Guinness World Record for Rimac Nevera is backwards


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The stunning Rimac Nevera has a new Guinness World Record under its belt…this time going backwards.

Near-silent power delivery, instant torque and zero tailpipe emissions. These are the benefits of EVs that are usually cited, but Rimac has found another. The Nevera hypercar is now officially the fastest car while driving in reverse, thanks to its lack of conventional gears and bi-directional electric motors. The speed? 171.34mph (275.7km/h). Crikey.

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Having broken 20 acceleration and braking records earlier in the year (a few of which have since been snatched away by the Koenigsegg Regera), the Nevera has once again broken new ground with its most recent record. Staggeringly, the maximum speed achieved by Rimac test driver Goran Drndak matches that of a Honda Civic Type R going forwards, and comfortably beats an Alpine A110.

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‘On the run itself, it definitely took some getting used to,’ said Drndak. ‘You’re facing straight out backwards watching the scenery flash away from you faster and faster, feeling your neck pulled forwards in almost the same sensation you would normally get under heavy braking.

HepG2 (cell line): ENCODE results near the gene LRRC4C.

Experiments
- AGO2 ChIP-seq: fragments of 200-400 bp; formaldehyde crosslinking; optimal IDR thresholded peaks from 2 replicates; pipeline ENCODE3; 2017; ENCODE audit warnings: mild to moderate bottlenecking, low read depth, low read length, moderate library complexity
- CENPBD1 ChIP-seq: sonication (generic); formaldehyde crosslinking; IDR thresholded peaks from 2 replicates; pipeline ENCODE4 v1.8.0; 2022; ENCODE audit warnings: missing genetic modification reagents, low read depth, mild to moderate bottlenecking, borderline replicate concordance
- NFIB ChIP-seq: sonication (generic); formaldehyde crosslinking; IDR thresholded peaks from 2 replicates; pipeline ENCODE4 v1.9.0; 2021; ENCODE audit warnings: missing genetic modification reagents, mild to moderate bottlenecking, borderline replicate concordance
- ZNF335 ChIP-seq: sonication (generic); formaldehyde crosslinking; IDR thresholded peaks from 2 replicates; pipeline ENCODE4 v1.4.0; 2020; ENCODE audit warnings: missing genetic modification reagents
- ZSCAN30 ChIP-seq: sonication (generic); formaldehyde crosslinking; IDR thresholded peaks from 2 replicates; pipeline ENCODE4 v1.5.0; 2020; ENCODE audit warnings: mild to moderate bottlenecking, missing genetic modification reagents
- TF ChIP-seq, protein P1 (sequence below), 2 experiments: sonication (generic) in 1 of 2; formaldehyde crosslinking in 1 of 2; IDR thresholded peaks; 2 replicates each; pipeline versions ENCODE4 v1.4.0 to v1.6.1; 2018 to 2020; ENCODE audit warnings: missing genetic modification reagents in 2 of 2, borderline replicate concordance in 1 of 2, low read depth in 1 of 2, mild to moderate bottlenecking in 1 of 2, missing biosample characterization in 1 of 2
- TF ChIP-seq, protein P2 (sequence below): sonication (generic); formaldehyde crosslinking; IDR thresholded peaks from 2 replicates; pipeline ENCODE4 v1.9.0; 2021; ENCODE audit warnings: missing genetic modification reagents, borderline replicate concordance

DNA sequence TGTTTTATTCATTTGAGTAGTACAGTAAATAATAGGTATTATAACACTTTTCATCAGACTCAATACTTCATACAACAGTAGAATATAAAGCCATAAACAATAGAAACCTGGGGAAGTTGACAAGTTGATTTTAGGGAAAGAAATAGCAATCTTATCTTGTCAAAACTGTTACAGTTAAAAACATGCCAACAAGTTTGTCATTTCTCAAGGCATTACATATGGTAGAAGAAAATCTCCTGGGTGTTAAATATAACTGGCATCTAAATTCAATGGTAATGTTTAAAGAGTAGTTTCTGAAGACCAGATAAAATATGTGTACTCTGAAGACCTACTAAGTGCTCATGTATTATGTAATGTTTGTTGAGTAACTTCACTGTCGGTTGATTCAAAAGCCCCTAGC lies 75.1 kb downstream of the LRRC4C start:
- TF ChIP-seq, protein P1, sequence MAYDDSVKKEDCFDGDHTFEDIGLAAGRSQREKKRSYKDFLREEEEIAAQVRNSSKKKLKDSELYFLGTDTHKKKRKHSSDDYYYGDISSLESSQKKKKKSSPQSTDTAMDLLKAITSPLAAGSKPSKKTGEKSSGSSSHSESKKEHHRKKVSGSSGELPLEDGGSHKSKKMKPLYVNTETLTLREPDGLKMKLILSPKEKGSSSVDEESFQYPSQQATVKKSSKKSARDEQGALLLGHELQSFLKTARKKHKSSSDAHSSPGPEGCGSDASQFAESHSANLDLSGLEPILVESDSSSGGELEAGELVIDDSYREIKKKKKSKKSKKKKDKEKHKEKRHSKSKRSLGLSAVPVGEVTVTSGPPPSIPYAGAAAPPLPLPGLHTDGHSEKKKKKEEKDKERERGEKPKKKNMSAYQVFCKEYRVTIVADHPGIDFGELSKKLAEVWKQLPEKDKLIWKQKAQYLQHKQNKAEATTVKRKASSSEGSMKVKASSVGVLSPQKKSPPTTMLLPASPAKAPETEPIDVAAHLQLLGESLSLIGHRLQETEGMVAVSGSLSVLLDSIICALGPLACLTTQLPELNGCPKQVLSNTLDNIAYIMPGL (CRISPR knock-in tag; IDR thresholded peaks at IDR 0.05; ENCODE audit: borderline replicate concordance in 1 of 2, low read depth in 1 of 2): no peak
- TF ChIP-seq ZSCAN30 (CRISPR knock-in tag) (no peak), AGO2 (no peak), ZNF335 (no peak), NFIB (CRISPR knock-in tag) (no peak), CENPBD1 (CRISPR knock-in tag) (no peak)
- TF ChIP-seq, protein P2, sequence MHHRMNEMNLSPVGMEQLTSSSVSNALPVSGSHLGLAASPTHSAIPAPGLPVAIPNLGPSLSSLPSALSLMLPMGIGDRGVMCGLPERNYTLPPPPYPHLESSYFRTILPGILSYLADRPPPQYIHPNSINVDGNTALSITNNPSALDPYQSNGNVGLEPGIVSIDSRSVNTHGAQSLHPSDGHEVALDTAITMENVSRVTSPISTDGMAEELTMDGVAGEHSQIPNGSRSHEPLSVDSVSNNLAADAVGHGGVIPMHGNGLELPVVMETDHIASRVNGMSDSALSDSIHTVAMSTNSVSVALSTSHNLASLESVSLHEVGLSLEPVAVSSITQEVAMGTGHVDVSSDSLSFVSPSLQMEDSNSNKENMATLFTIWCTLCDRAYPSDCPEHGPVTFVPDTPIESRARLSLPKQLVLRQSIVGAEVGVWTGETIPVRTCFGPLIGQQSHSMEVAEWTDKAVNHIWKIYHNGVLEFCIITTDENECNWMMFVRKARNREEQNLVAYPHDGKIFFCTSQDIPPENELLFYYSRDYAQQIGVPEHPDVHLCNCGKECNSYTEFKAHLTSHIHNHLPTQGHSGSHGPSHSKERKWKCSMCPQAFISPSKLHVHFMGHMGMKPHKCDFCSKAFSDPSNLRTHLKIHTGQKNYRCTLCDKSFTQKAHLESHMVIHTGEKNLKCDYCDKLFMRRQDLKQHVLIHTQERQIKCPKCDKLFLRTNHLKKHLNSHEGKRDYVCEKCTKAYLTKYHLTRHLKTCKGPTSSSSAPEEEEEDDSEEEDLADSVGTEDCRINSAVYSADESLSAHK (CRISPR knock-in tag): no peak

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‘You’re moving the steering wheel so gently, careful not to upset the balance, watching for your course and your braking point out the rear-view mirror, all the while keeping an eye on the speed.’

Going forwards, the Rimac is mind-meltingly quick. With an electric motor on each wheel generating a combined 1408kW and 2368Nm of torque, the Nevera is able to precisely distribute its power to sprint from 0-160km/h in just 3.2sec, reaching 320km/h in under 11sec.

Theoretically, the motors can produce maximum power going in the opposite direction, which is as fascinating as it is daunting. As Rimac’s chief engineer Matija Renić notes, ‘The aerodynamics, cooling and stability hadn’t been engineered for travelling backwards at speed. But then, we started to talk about how fun it would be to give it a shot.

‘Our simulations showed that we could achieve well over 241km/h but we didn’t have much of an idea how stable it would be – we were entering uncharted territory.’ Of all the records held by the Nevera, we suspect that this one will stand the longest…


Further Reading

Upcoming Ferrari hypercar could downsize to a V6

The next Ferrari hypercar will bring the firm’s motorsport and road car programs closer than ever, potentially through a V6 hybrid powertrain.